Could Your Success Start With Failure?

Written by on Saturday May 18, 2013

Psychologists’ research finds that most people are too conservative and too afraid of failure. What do you see about your decisions when you look in the mirror?
Tim Harford, in his new book, Adapt: Why Success Always Starts With Failure, argues that “the everyday rituals of life are carefully designed to ensure that people experience the painful sensation of failure as rarely as possible.”
The irony is that when we read about a high achiever in any field or see them interviewed on TV, they almost invariably mention how much they failed and how hard they worked to grow and improve – almost to the point of cliché.
Harford notes that becoming top of your game means being able to do two things that most people avoid:

  • a) Analyse your mistakes and learn from them
  • b) Solicit criticism, not ignore or avoid it!
    • Do you do this in your work? I know I am guilty of having avoided it. I am sure this has slowed down my growth.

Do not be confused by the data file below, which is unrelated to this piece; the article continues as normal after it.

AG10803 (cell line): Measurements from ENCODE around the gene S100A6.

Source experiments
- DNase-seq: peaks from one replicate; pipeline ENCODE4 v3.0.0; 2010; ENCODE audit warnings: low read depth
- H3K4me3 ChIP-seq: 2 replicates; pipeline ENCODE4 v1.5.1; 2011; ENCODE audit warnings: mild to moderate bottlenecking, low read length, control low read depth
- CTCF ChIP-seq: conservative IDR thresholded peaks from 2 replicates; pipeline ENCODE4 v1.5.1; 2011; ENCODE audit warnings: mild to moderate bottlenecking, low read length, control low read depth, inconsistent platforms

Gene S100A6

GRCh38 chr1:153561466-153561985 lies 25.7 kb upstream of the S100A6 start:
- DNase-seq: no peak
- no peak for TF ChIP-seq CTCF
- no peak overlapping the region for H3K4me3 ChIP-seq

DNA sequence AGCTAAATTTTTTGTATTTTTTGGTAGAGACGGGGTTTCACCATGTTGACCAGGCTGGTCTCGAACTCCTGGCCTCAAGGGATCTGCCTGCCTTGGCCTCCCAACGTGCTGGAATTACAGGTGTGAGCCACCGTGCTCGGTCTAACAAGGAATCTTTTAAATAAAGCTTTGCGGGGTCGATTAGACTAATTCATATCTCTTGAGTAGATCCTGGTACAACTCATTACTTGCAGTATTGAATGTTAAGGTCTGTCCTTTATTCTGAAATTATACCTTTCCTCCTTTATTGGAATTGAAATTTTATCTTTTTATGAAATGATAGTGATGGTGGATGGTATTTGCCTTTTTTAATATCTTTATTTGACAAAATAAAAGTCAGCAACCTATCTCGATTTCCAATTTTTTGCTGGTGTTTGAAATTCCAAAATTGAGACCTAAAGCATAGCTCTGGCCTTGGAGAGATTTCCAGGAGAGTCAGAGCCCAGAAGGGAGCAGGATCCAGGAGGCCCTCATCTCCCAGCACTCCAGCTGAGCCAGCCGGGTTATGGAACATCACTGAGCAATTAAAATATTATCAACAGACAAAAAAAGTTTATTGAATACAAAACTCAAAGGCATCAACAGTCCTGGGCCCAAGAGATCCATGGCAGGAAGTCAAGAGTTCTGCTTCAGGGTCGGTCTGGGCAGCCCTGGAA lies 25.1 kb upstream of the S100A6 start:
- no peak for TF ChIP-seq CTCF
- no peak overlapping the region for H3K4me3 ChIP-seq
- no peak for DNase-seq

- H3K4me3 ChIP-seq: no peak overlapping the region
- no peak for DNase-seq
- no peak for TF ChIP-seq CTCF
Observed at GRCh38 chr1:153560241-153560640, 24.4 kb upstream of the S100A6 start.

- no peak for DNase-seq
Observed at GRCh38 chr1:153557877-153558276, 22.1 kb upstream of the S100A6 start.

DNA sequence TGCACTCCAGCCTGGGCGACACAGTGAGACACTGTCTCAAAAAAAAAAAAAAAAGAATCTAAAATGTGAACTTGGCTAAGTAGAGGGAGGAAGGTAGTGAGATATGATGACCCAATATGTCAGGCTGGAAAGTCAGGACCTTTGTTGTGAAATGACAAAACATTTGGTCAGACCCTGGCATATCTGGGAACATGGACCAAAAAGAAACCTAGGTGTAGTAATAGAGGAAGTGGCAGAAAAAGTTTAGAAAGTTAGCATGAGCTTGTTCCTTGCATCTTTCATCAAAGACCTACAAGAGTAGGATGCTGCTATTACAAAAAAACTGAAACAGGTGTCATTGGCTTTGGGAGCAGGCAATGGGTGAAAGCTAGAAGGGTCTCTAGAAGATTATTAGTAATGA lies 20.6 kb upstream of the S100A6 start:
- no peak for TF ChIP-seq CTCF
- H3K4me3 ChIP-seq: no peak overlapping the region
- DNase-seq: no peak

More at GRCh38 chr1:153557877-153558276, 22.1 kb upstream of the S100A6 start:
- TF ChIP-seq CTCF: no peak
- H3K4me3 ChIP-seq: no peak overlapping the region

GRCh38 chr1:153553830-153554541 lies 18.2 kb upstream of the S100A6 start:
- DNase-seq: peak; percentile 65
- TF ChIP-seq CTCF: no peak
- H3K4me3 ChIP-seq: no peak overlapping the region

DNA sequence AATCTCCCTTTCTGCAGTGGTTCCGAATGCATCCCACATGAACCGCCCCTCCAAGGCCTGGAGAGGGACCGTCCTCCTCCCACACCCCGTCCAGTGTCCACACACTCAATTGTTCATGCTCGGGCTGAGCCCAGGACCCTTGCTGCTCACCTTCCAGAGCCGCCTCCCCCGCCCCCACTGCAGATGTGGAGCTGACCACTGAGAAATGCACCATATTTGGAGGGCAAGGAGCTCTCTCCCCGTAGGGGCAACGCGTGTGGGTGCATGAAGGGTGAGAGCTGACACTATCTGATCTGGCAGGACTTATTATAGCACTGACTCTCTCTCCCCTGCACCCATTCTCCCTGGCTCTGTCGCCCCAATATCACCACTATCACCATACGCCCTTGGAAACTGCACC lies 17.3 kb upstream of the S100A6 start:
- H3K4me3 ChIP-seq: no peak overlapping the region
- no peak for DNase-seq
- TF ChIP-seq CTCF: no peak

• How about your personal life? It takes courage to ask these things. Jack Canfield recommends asking your partner: “On a scale of 1-10; how did I do this past week. If it wasn’t a 10, what I could do to make it a 10? If it was a 10, what did I do so right?”

Lastly, how often do you openly admit mistakes? Harford notes that “it is very hard to admit an error to ourselves – we would rather repeat it, in an act of self-justification.”
As I mentioned in the Paddi Lund article, most of us could apologise more often. It is not a sign of weakness – hardly anyone does it – it is a sign of courage, strength and honesty.
What would be a wise thing for you to do more? I know I plan to request more critical feedback from now on instead of just pats on the back for my ego.
Author: Matt Anderson, The Referral Authority, Author of Fearless Referrals Copyright 2011.


Leave a Reply

Your email address will not be published. Required fields are marked *

You may use these HTML tags and attributes: <a href="" title=""> <abbr title=""> <acronym title=""> <b> <blockquote cite=""> <cite> <code> <del datetime=""> <em> <i> <q cite=""> <strike> <strong>